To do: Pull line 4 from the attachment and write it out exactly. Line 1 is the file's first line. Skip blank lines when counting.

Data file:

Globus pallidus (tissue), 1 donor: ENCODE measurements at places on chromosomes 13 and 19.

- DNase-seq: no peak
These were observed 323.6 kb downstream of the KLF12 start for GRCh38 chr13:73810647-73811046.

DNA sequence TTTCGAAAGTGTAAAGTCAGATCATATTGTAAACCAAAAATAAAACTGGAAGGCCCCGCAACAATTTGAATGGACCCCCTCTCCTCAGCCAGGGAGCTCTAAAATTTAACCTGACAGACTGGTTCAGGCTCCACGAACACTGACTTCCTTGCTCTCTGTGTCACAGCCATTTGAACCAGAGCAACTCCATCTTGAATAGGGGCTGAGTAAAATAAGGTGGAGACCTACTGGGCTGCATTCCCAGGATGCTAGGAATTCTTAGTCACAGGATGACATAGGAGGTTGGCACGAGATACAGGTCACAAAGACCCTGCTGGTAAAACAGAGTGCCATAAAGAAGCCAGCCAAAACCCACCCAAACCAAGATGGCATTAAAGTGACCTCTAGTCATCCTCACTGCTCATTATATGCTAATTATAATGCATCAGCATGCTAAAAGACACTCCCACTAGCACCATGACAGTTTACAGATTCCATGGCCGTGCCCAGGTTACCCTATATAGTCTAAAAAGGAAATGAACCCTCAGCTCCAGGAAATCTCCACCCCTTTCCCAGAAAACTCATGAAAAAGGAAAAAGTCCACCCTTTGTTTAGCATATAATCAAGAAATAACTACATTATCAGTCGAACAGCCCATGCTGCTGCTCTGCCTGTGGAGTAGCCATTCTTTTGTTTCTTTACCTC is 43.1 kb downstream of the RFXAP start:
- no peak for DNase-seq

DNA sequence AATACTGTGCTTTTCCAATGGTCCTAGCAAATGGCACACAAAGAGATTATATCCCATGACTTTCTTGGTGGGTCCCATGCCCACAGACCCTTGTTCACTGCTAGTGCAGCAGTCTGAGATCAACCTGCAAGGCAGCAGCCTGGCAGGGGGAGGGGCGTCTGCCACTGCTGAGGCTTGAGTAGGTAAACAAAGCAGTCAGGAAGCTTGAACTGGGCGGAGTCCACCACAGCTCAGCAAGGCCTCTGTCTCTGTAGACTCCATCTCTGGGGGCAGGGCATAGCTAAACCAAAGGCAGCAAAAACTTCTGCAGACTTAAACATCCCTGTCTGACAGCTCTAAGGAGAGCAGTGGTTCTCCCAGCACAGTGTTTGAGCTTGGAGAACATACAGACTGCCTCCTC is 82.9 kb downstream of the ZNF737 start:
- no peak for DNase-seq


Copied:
DNA sequence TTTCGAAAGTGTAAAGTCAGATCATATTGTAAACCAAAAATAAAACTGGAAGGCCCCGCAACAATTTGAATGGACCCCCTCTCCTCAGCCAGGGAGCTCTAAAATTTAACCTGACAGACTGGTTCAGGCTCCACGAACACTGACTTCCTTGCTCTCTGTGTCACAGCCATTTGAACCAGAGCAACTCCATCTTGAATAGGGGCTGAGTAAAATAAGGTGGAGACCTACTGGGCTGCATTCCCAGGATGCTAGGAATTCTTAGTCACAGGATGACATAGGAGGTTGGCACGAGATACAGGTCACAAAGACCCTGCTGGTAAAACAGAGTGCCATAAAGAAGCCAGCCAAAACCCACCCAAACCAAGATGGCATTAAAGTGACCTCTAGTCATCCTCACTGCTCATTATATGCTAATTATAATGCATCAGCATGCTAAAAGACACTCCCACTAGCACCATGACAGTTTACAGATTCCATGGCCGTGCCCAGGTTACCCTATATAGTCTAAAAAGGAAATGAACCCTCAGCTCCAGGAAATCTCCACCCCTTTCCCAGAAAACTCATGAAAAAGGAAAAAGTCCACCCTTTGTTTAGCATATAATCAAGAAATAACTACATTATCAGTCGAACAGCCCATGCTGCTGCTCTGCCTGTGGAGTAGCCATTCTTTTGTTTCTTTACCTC is 43.1 kb downstream of the RFXAP start: